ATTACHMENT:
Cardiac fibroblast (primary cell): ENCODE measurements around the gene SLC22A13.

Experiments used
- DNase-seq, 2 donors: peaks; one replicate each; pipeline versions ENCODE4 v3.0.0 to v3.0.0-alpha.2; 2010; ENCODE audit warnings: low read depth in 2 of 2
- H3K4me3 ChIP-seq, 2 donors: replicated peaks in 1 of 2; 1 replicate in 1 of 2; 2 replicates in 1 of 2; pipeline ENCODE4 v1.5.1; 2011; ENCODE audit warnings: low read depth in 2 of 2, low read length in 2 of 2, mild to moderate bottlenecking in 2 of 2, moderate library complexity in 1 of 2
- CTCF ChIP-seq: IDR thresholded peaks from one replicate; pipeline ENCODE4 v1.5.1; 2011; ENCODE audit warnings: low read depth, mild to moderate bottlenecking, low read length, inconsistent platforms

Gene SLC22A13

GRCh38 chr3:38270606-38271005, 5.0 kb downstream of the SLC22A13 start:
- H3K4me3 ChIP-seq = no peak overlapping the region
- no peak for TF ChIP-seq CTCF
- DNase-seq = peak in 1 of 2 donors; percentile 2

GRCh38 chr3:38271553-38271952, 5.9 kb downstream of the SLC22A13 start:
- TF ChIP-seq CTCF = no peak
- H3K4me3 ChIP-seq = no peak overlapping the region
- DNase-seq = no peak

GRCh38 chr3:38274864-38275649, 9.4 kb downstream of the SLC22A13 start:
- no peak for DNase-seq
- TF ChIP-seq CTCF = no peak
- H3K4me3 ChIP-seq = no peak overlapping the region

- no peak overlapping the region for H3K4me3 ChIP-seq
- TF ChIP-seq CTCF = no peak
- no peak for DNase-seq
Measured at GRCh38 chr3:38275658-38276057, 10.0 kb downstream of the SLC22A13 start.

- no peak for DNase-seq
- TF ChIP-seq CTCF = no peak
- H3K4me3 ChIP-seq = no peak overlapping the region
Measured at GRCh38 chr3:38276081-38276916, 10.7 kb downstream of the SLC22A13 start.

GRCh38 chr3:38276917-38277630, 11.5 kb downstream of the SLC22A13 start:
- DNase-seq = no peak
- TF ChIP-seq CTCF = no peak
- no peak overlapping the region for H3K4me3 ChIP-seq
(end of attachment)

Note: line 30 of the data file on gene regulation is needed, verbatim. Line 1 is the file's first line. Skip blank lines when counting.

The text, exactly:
- no peak overlapping the region for H3K4me3 ChIP-seq